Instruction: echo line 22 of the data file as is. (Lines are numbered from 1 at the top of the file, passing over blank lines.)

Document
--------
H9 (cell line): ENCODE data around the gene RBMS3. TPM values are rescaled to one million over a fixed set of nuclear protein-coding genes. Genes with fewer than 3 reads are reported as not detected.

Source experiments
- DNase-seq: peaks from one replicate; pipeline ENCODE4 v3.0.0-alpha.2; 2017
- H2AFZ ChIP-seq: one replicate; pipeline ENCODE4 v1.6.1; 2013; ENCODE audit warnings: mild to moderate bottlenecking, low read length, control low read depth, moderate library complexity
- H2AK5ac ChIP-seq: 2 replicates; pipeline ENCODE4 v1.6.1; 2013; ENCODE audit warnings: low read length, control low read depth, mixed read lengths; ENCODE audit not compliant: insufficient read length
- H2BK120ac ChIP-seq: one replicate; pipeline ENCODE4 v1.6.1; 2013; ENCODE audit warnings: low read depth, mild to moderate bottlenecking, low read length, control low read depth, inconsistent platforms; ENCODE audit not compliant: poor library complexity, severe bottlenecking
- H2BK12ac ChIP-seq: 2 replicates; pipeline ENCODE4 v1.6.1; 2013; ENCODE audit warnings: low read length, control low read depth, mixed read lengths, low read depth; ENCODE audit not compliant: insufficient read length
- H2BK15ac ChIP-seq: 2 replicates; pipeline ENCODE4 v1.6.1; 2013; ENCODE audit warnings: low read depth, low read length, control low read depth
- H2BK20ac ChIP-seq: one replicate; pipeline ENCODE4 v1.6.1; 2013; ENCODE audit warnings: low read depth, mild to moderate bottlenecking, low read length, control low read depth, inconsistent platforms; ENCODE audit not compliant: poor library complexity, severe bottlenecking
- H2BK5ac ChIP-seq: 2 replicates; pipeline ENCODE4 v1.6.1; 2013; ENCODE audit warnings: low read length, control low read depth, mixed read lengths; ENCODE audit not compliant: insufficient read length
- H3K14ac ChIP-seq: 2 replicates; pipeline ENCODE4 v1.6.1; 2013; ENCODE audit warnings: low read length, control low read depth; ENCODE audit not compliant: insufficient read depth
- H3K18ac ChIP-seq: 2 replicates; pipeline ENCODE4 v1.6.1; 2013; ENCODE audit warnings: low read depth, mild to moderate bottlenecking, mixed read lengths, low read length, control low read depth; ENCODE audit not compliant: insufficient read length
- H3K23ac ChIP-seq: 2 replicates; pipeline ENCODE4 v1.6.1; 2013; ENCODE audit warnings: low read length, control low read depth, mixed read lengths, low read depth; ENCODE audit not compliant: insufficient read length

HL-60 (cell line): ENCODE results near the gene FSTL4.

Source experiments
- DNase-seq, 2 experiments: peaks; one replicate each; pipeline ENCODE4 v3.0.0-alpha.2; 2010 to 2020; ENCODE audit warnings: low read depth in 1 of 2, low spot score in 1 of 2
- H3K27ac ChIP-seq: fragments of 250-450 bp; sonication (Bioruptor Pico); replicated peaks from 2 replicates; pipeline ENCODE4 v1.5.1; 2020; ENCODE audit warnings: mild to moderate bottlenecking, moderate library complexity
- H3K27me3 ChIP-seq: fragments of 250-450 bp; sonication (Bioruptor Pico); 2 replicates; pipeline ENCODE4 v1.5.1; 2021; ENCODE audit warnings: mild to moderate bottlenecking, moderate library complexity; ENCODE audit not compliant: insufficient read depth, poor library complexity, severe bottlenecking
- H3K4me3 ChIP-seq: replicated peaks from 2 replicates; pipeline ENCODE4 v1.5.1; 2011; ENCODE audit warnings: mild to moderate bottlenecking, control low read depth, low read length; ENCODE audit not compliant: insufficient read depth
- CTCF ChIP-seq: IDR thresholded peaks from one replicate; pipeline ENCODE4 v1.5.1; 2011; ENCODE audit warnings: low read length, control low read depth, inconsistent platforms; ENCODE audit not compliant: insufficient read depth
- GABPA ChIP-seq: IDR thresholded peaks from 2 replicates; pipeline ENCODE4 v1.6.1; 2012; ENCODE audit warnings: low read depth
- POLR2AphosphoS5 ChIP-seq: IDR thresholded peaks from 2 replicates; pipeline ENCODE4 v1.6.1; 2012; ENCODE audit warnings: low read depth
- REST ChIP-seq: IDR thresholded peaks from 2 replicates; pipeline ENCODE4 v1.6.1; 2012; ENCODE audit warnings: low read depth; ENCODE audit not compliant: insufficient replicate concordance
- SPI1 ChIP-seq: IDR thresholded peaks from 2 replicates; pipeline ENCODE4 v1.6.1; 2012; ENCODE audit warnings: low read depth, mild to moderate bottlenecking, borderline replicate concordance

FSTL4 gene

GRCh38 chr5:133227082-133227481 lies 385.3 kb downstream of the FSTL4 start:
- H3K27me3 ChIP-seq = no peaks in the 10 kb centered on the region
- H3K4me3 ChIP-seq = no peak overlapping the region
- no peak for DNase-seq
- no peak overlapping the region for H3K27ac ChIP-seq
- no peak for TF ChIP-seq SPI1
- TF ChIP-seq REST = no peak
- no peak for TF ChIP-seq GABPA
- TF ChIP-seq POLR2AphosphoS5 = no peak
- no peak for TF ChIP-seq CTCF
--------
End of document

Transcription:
- POLR2AphosphoS5 ChIP-seq: IDR thresholded peaks from 2 replicates; pipeline ENCODE4 v1.6.1; 2012; ENCODE audit warnings: low read depth